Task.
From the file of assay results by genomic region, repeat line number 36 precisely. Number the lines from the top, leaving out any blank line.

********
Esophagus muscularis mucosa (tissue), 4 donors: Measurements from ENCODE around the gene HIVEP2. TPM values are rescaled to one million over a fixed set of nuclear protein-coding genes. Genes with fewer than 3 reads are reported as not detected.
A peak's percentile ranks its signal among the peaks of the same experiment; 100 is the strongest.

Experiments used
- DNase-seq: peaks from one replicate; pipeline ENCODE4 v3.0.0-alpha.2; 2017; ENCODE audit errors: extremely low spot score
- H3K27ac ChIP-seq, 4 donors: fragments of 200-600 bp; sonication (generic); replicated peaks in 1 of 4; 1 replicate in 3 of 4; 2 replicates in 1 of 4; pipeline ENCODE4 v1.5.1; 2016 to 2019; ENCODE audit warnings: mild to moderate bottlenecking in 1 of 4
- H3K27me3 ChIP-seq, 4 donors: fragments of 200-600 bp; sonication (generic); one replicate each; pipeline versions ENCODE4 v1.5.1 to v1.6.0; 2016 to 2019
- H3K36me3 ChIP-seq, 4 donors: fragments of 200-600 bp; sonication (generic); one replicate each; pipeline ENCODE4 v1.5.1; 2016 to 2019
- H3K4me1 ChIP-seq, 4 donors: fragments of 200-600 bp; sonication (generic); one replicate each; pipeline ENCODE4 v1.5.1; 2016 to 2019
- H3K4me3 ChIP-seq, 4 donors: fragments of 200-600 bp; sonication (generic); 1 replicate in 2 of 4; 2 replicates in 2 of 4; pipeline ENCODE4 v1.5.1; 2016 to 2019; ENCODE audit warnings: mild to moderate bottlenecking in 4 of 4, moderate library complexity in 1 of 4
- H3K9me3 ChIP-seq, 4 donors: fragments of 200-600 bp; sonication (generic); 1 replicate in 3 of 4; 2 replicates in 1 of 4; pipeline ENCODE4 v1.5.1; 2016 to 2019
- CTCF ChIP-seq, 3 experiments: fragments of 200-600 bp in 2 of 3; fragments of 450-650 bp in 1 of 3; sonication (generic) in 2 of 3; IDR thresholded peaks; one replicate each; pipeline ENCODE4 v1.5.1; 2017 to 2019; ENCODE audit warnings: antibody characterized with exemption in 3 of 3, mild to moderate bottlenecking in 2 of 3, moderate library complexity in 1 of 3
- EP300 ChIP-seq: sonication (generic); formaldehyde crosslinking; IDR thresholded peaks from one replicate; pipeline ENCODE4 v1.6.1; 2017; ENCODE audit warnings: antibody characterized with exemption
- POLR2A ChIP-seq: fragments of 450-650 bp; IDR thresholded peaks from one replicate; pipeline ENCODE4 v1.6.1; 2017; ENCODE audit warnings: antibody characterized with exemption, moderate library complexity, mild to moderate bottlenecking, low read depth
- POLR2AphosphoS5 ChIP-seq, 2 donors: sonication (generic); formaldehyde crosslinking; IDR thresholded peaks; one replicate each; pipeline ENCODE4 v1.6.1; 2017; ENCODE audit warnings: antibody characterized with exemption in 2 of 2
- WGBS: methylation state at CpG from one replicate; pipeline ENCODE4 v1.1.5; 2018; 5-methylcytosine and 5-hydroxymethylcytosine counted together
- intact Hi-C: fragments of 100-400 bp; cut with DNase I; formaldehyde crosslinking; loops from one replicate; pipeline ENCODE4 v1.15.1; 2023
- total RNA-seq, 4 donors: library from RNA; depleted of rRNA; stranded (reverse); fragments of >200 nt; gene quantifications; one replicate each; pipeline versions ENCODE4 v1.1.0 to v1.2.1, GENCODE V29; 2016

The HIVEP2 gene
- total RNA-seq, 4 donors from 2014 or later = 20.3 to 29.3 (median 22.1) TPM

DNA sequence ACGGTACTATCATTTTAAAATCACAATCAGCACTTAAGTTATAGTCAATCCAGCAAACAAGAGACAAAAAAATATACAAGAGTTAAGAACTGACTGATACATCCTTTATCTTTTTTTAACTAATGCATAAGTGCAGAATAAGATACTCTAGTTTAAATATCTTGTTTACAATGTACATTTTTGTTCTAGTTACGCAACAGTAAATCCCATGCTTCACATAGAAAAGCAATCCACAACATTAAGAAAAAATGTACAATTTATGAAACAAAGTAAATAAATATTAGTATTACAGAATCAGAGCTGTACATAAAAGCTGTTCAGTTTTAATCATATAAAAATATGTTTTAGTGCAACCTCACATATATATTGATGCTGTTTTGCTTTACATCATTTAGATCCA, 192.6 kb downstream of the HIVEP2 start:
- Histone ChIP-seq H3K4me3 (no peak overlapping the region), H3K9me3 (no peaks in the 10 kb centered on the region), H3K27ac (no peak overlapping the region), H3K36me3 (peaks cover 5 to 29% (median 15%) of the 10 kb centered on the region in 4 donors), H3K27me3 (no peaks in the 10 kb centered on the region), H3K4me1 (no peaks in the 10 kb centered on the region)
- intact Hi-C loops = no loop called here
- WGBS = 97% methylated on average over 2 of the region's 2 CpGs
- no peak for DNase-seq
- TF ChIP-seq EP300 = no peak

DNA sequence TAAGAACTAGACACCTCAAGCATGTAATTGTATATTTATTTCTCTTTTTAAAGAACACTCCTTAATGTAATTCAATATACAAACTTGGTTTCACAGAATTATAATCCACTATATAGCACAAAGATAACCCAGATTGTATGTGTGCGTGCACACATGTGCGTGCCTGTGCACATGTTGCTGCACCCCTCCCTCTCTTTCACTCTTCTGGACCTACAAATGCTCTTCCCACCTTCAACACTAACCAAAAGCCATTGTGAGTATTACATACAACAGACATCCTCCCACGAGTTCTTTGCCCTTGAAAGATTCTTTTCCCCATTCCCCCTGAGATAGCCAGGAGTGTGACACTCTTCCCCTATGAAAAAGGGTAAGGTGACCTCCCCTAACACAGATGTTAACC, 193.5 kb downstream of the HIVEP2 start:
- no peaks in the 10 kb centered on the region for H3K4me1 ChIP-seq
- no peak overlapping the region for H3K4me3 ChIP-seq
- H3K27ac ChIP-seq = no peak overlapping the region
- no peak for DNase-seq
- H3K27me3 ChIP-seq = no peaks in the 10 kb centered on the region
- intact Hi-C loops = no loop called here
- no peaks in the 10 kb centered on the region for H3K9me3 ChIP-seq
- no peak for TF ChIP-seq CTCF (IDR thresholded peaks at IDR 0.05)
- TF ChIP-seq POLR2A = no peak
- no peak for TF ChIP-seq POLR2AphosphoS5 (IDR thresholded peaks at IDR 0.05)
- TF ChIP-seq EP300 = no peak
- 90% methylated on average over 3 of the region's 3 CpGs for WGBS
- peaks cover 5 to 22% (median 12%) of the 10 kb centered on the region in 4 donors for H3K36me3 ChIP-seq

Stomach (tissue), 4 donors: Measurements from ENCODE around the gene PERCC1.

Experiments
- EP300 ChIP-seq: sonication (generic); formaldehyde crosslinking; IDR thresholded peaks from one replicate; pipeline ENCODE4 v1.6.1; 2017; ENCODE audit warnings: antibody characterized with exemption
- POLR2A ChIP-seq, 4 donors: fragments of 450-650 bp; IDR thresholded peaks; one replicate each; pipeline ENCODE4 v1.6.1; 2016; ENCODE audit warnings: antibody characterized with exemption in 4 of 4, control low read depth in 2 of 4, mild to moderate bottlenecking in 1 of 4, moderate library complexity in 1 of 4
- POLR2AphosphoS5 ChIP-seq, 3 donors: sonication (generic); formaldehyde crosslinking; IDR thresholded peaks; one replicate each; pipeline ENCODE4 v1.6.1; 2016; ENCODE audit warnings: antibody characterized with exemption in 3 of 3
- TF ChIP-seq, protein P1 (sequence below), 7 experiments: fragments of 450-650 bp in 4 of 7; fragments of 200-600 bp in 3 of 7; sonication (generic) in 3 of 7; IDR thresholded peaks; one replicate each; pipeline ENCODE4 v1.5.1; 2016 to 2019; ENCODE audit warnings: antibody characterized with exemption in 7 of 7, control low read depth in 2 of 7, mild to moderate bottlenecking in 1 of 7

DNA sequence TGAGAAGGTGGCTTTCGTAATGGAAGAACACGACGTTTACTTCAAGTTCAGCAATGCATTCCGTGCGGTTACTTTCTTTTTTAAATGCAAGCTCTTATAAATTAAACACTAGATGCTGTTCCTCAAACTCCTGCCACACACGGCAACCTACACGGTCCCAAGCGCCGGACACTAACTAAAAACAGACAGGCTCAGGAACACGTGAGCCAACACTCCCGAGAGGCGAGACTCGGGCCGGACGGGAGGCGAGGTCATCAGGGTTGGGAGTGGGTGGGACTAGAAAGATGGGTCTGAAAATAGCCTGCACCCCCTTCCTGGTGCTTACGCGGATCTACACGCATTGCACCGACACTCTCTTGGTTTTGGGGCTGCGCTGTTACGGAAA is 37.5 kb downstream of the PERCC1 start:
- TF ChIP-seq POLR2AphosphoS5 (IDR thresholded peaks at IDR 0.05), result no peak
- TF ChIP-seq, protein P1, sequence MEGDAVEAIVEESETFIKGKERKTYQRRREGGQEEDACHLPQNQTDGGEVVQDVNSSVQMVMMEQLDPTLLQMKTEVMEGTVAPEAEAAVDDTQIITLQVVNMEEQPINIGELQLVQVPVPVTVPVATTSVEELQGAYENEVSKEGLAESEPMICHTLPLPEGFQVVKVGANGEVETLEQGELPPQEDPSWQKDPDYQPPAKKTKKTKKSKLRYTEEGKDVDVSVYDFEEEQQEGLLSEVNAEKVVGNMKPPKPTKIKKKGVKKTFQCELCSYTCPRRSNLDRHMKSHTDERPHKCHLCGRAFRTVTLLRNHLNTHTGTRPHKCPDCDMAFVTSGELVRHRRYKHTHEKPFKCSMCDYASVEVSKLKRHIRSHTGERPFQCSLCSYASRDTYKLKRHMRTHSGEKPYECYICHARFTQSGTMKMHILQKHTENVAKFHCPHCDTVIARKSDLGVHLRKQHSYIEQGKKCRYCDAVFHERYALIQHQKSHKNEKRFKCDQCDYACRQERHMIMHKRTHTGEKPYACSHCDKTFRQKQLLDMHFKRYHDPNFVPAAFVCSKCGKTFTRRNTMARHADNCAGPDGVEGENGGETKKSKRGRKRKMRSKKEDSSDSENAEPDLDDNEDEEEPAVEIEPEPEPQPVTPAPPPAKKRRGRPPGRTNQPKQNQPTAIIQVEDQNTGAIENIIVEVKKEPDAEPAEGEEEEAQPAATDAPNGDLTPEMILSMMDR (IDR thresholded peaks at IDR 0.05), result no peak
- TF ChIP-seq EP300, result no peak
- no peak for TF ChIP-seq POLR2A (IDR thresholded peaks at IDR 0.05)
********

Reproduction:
- no peak for TF ChIP-seq POLR2AphosphoS5 (IDR thresholded peaks at IDR 0.05)